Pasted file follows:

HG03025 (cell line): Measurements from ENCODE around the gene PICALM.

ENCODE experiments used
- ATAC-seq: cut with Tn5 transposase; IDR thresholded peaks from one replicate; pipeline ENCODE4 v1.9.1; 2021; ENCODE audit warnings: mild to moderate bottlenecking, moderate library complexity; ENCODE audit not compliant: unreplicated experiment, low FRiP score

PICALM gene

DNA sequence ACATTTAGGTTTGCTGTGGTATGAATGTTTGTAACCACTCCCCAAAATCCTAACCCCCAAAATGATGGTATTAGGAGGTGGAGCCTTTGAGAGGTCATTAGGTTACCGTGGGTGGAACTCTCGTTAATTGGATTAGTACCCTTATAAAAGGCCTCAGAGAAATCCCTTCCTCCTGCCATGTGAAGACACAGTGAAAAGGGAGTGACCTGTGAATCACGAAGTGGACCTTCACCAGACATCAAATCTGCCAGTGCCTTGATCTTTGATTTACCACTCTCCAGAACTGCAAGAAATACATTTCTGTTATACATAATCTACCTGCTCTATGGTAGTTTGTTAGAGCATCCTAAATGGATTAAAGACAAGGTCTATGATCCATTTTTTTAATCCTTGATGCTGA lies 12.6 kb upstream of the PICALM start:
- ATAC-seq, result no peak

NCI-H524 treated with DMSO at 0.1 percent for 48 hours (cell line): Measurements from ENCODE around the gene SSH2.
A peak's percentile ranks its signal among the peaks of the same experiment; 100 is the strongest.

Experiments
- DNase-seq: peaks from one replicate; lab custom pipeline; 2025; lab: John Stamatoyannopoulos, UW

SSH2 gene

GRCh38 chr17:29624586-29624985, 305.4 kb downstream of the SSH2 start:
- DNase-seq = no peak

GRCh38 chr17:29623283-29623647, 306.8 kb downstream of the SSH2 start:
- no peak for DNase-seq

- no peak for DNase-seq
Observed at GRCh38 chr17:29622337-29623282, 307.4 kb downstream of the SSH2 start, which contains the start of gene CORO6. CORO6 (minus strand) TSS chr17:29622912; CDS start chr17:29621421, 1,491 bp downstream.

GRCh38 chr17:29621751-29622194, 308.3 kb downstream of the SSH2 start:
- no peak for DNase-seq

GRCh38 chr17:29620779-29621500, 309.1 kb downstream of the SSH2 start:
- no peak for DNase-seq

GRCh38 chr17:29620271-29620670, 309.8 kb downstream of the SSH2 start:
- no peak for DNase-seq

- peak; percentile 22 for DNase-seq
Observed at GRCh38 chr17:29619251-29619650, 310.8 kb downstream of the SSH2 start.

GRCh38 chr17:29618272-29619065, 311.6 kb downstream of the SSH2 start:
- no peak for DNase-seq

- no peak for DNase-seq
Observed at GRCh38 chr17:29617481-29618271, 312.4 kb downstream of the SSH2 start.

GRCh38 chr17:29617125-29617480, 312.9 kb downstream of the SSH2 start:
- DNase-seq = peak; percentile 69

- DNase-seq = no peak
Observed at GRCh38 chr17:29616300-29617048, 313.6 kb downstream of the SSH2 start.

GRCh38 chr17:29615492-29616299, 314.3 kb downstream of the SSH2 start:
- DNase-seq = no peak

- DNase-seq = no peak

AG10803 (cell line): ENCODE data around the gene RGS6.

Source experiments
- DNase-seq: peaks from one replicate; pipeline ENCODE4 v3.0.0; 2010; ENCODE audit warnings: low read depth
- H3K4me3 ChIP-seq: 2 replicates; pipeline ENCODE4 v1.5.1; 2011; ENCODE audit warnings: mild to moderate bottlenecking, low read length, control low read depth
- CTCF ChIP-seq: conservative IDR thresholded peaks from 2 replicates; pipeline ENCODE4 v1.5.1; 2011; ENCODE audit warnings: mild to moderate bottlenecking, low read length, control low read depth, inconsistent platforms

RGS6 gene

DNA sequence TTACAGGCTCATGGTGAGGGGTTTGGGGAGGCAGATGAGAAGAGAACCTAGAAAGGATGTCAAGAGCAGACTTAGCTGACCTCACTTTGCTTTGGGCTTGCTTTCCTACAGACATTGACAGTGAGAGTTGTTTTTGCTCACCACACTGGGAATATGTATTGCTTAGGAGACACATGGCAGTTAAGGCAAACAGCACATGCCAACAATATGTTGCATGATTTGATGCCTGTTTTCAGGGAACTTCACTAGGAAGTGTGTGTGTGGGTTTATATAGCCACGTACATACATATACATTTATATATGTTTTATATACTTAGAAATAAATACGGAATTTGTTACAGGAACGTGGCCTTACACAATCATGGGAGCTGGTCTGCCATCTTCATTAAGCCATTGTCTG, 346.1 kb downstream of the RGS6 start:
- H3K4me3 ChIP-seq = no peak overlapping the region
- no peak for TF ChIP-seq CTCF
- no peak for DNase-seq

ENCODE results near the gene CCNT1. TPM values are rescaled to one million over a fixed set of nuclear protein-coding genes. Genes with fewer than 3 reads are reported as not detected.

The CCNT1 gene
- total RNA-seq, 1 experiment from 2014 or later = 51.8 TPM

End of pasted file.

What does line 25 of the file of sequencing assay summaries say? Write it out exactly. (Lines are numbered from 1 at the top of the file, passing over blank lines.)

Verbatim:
Observed at GRCh38 chr17:29619251-29619650, 310.8 kb downstream of the SSH2 start.